2nd Sunday in Advent

by Crossings

Dying in the Desert
Mark 1:1-8
2nd Sunday in Advent
analysis by Ed Schroeder

This year’s Gospel for Advent II (Dec. 8, 1996) in the revised common lectionary is Mark 1:1-8. A Crossings matrix for this text could look like this:

Diagnosis: Dying in the Desert

D-1 The deadly realities of living in the desert, even sophisticated 20th century high-tech, high consumerism deserts. Desert in Biblical imagery is God-forsaken turf, the territory of God’s archenemy, the realm of unsatiated hungers and thirsts.

D-2 Before the voice of the Isaianic messenger arrives, there are other voices in the desert that extend their winsome calls. God’s people in Mark’s time, and now too, get hooked on those voices in the very midst of our deserts, and follow their calls. Listening to such voices is always at the center of what Mark calls sin. That’s what needs repenting.

D-3 If no gospel messenger ever comes into our deserts, we die there in the desert, empty of the Holy Spirit, the breath (Hebrew: Ruach) of God which we were created to live from (Gen. 2). How long can you run on empty?

New Prognosis:Water in the Desert via John’s and Jesus’ Baptisms

P-3 (Good News for D-3). There is Good News in our desert. It’s not about John, but the one mentioned in Mark’s very first verse. The good news is about Jesus the Christ, the Son of God. Good too, of course, is John’s warm-up work, alerting the people (us too) of our dire D-3 situation, our need to “turn around” (=repent). That means to stop listening to voices of the desert, and listen instead to voices of truth in our desert. John’s voice is the truth of repentance, Jesus’ voice the truth of the good news, the forgiveness of sins. What does such forgiveness entail? Mark’s next paragraphs raises the curtain: forgiveness for sinners entails Jesus joining sinners and receiving John’s baptism “for sinners only.” Then “straightway” he’s in the desert, our desert. All this is just the “beginning” of the Good News, says Mark. Read on to find how it ends, especially in the passion history.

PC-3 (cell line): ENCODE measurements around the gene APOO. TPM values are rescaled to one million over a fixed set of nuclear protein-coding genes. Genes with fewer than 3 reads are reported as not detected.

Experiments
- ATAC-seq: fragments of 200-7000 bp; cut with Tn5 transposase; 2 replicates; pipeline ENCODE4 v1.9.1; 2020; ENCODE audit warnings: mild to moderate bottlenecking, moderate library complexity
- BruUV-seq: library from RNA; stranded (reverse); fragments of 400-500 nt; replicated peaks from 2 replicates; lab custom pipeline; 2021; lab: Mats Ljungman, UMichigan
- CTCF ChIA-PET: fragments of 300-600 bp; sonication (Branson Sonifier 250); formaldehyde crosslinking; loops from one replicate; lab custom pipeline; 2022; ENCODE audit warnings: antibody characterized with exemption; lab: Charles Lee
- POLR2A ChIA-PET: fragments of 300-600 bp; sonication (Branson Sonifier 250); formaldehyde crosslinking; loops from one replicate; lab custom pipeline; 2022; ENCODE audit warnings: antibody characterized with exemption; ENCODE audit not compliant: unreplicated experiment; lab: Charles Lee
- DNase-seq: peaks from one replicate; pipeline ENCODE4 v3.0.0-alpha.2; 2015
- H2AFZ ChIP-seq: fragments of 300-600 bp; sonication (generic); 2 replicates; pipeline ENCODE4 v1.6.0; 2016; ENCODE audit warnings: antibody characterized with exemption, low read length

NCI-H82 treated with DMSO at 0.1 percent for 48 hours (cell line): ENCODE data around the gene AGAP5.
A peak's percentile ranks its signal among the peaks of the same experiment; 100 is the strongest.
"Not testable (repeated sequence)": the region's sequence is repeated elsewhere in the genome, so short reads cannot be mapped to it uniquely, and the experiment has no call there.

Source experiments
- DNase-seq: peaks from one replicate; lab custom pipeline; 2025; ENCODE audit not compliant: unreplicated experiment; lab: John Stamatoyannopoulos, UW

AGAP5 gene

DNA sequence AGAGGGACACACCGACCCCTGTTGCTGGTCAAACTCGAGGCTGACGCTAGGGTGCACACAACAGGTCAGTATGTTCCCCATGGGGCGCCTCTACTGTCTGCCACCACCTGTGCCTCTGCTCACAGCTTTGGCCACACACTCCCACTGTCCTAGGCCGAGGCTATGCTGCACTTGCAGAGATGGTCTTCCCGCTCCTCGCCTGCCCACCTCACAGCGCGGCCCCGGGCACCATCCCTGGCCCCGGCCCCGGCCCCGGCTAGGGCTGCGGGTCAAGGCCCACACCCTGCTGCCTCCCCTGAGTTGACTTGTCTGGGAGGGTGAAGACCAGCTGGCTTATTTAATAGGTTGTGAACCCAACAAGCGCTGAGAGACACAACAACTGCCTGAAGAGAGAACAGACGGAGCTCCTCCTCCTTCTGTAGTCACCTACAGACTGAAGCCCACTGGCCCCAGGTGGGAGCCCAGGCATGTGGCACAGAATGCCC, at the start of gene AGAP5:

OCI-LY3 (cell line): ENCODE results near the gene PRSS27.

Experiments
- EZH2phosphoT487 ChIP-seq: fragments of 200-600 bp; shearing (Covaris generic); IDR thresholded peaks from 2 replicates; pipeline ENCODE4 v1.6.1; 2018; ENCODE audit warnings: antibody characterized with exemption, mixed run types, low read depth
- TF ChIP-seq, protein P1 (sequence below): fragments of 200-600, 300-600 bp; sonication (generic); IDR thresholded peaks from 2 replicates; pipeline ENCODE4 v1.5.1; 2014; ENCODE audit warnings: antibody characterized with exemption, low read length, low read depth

P-2 ( Good news for D-2) Listening to John’s voice (for repentance) and Jesus’ voice for our absolution, is the listening called faith. That doesn’t mean that the voices which come from the desert cease and desist. They still make their pitch, and in our media mad age, that is almost irresistible. Almost. Yet even for those drowned by such demonic dronings, the “voice over” of John and Jesus persists: “Even so, repent and believe the Good News.”

P-1 (Good News for D-1) Christians still live in today’s desert(s) but follow another voice and are nurtured in their deserts by Christ and his Spirit. Not just receivers, they are also doers. We take on John’s role in our wilderness world, joining Christ and the Spirit in God’s ongoing desert rescue operation. That means preparing Christ’s way to today’s “ochlos” (see Sabb. 39) and their way to Christ. Latter day messengers do not necessarily live such an odd-ball lifestyle as John did. Yet we never forget that the ministry of the “ochlos” Messiah was introduced by his cousin John, an “ochlos” if there ever was one. John’s preached and enacted “baptism of repentance” prepares the way for Jesus. Christians assuming such a calling will also look odd, even be treated as “ochlos” in today’s society–no matter what their garb or gourmet habits. Their distinctive trademark is that they are no longer running on empty–and it shows.


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